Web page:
Drugs in the Netherlands and the United States

A compare and contrast analysis of drug problems and policies in the Netherlands and the United States.

This paper discusses the growing problem of drugs in the United States and in the Netherlands. Although both countries are at opposites polls when it comes to drugs, the Netherlands is more lenient while the United States has stricter laws, it shows how neither has been successful in reducing the drug problem. It examines the laws of each country from the coffee shops selling soft drugs and the legalization of cannabis in the Netherlands to the numbers of people locked away in the States for drug use and their cost to the tax payers. It proposes minor solutions to perhaps solve some of the problems but concludes that at present there is no real solution to the international drug problem.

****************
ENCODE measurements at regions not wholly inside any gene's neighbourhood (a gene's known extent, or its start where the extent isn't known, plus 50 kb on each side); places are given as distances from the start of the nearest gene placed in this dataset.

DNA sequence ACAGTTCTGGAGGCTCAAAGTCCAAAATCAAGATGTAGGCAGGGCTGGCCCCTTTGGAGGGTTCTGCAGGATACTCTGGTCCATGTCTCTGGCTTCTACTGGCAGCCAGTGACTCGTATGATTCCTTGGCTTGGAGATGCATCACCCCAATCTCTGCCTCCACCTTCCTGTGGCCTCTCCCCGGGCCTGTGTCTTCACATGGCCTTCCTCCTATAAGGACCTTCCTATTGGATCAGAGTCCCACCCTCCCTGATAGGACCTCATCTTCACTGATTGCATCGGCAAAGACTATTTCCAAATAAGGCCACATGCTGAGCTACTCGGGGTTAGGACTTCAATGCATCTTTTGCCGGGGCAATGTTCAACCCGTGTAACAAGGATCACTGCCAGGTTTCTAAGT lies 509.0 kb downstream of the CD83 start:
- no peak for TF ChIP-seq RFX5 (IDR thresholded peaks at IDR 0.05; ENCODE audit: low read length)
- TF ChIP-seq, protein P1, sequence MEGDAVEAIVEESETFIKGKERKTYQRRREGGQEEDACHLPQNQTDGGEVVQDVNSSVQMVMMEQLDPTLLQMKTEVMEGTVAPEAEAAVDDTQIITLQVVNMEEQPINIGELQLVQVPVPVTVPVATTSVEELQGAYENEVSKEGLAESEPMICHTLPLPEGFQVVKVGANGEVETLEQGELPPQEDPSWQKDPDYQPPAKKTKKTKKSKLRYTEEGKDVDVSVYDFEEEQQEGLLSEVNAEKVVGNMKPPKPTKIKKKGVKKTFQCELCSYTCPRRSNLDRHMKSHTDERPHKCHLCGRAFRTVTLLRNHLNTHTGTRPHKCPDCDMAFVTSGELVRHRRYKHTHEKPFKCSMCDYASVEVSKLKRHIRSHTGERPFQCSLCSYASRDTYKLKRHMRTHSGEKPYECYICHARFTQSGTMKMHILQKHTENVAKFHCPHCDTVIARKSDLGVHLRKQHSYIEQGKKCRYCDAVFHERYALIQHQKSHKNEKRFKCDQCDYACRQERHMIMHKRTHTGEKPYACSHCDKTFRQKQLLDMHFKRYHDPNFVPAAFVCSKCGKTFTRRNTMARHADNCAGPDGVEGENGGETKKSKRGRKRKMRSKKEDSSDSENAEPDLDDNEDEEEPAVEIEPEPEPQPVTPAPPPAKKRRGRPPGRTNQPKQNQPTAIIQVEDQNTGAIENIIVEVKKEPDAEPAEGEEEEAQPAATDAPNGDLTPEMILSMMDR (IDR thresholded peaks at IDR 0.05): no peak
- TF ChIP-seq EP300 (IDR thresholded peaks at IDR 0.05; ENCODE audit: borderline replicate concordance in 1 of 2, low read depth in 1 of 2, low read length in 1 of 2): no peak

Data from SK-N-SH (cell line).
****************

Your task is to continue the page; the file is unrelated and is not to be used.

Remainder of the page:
“The goals of Netherlands’ drug policies have been with the hope that decriminalization and eventual legalization of such drugs as marijuana and heroin will have nothing but beneficial effects. Criminal organizations that prosper under the current laws will suddenly find themselves out of business; addicts will no longer have to steal to feed their habit; and government regulators will ensure that users will not suffer overdoses or contract diseases (Schuster 25). Many Americans have argued the above in the United States, Canada, and Great Britain. They feel that legalizing drugs would be the solution, but look at Netherlands, has it been the solution? Education concerning drugs they feel is important.”